Recently I discovered a comment here on this blog from Catherine L. Tully. I felt tickled, because not only is Catherine a dance educator who has taught dance for over 22 years both in the United States and Japan, she currently serves as the Outside Representative for the National Dance Teachers Association in the UK as well. Additionally, she is a writer and photographer with over over 36 years of experience and has written for Dance Teacher, Dance Spirit, Highland Dancer and youngARTS, among many other publications. Although I’m not a dance teacher, Catherine and I agree that we have a few things in common…such as the publications for which we write. We also both also have websites for writers and blogs about writing. (You can find out more about Catherine at www.4dancers.org.)
In any case, I asked Catherine if she’d like to write a guest blog post for me about the role of a male dancer. She gladly agreed. Here’s her post…
Challenging Gender Stereotypes in Ballet
By Catherine L. Tully
Much as I love Balanchine, I have come to a place in my life where I take issue with one of his more popular statements: “Ballet is Woman. In sports, it’s Mickey Mantle. In politics, it’s Eisenhower. In ballet, it’s woman. Women are lighter, more flexible. They move more beautifully. He is not the King, but she’s the Queen.”
Is that really true? I think not.
Now, let me back-pedal a bit. I do think that to Balanchine—and for his ballets, this was true. He found inspiration in women. But much as Mickey Mantle is no longer the representative for sports, and Eisenhower is not the first name that springs to mind when politics come up, men no longer take the back seat in ballet. And it’s about time that it is changing.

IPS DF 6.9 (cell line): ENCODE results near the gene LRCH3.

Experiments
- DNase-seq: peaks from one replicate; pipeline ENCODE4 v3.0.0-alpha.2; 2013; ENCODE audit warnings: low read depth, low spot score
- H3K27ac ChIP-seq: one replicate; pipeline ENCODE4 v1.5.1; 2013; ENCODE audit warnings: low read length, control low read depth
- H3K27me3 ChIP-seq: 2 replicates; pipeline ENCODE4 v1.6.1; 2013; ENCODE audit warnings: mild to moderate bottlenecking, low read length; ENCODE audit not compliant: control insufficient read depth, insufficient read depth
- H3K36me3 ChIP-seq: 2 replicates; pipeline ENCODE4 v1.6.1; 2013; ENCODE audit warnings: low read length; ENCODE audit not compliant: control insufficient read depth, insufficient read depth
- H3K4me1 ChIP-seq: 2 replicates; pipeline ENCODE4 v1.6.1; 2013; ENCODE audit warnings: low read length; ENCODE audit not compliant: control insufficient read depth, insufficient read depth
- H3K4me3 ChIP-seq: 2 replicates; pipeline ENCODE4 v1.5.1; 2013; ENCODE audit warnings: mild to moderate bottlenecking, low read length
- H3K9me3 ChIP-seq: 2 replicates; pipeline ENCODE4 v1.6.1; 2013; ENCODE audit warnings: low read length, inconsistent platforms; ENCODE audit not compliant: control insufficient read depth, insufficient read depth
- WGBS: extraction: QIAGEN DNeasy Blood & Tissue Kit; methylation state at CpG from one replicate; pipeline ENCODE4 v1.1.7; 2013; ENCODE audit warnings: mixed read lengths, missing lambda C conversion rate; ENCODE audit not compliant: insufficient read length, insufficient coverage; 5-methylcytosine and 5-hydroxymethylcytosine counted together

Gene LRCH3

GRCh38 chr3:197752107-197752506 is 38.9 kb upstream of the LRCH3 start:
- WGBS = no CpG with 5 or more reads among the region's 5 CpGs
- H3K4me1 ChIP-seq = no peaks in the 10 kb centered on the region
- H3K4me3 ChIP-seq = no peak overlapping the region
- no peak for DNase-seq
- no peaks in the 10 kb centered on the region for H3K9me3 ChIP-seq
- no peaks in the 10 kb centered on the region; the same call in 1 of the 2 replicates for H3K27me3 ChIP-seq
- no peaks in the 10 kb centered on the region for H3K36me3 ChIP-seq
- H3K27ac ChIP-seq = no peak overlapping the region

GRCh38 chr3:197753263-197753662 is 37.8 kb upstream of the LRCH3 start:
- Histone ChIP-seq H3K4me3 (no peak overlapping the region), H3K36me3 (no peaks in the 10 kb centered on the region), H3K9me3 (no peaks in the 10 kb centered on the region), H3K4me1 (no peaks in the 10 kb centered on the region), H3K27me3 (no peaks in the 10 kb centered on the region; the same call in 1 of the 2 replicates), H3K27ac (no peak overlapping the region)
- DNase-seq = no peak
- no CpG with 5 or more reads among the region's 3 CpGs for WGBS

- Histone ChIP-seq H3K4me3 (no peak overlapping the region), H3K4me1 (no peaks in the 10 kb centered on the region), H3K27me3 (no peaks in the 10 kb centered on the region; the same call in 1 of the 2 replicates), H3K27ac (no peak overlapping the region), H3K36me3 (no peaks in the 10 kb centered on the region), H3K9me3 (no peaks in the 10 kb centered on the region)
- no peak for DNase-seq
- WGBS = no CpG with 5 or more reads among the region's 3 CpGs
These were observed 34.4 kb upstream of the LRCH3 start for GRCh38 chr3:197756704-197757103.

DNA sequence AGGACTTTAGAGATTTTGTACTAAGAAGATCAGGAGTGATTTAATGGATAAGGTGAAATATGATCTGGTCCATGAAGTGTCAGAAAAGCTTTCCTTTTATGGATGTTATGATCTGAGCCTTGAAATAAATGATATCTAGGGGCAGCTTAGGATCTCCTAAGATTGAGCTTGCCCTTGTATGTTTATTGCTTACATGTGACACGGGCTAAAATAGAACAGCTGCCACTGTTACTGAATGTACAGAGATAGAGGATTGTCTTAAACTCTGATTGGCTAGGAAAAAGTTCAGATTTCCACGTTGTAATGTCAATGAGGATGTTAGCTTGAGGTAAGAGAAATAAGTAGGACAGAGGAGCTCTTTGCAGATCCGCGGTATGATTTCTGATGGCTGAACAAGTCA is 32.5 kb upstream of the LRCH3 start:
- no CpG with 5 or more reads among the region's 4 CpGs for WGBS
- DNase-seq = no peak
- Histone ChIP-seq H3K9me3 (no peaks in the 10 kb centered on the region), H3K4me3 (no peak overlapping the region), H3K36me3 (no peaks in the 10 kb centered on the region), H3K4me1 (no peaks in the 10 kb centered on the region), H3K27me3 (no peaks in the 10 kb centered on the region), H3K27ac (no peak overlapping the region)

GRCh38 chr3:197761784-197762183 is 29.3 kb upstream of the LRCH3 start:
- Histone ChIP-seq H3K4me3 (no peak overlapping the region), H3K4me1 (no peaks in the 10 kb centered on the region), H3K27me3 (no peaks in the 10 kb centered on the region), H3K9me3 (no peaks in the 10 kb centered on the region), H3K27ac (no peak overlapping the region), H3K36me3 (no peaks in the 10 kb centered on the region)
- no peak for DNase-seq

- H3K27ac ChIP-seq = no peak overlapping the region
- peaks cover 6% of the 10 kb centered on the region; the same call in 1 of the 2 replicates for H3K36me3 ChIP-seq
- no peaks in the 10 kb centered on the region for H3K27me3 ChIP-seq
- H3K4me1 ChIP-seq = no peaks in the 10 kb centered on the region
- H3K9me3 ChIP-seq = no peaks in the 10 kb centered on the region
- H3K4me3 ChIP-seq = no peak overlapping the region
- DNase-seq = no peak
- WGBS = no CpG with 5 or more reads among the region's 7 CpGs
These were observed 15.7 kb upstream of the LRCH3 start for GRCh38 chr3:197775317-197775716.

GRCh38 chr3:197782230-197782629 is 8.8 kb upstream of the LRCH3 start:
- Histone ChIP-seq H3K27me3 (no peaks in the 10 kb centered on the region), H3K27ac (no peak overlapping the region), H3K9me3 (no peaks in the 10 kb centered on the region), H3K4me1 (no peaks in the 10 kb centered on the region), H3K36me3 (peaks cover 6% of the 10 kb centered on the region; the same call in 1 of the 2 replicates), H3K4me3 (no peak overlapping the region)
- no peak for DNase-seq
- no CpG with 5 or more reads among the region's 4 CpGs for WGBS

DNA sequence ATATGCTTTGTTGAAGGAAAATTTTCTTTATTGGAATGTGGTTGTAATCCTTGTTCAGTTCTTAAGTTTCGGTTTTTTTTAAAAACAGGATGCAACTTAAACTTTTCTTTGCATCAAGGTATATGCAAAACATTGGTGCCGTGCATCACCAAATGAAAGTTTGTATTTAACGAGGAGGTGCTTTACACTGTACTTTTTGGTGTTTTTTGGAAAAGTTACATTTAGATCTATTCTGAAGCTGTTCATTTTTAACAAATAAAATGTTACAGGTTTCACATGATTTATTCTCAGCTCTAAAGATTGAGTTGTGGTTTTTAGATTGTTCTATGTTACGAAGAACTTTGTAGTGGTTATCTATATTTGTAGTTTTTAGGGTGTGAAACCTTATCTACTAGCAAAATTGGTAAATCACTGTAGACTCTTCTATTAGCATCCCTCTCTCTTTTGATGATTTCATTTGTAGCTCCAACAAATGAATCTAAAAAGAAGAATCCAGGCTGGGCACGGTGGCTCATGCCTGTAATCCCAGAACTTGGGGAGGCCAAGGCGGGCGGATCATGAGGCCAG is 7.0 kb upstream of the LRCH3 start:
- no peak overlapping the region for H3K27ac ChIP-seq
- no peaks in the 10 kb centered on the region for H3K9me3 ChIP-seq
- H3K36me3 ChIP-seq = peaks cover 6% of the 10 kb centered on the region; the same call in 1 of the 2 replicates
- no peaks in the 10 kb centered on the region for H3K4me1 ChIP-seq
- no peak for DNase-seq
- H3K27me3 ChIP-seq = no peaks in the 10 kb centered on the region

Although some choreographers still use men as a foil for women on stage, this is not true across the board. Men are being showcased more often in their own right. They are being allowed to explore different ways of moving and being on stage. When I was coming up in the ballet world, the man was your partner, and he got a chance to showcase his skills somewhere in the ballet, but other than that, his job was to make you look beautiful. It was such a narrow view of what men are capable of, and a disappointing one, really.
I have always hated gender roles in ballet. When I was dancing, I yearned to do some type of solo in technique shoes that wasn’t just “pretty.” I wanted to be able to show off the power and athleticism of ballet as a woman—to leap and to spin without being restricted by pointe shoes. I always wondered why women didn’t rebel against this narrow view of their talents. But now I realize that we, too, were stereotyped.
The very thing that elevated women to Balanchine’s coveted status also kept us from exploring our own possibilities. We were just as trapped as men under this system. We just didn’t realize it.
I have to again say that I love Balanchine. I do. His ballets are amazing and his choreography fascinates me. There is little doubt that there was pure genius operating there. Magic, really. Yet I love that there has been more exploration since then, more challenges to these long-held gender roles in dance. And I hope that it will continue.
My wish for both men and women in dance is that they have the freedom and the opportunity to explore both strength and softness. I hope the choreography will be dictated by the music and not some pre-conceived notion of what either sex is “supposed” to do. I see a future where we can take the stage as true partners, and bring out the best in one another—whatever that may be.
There will always be a place for Balanchine in my heart and in ballet, but rather than looking back, I choose instead to look forward. We are all capable of so much more.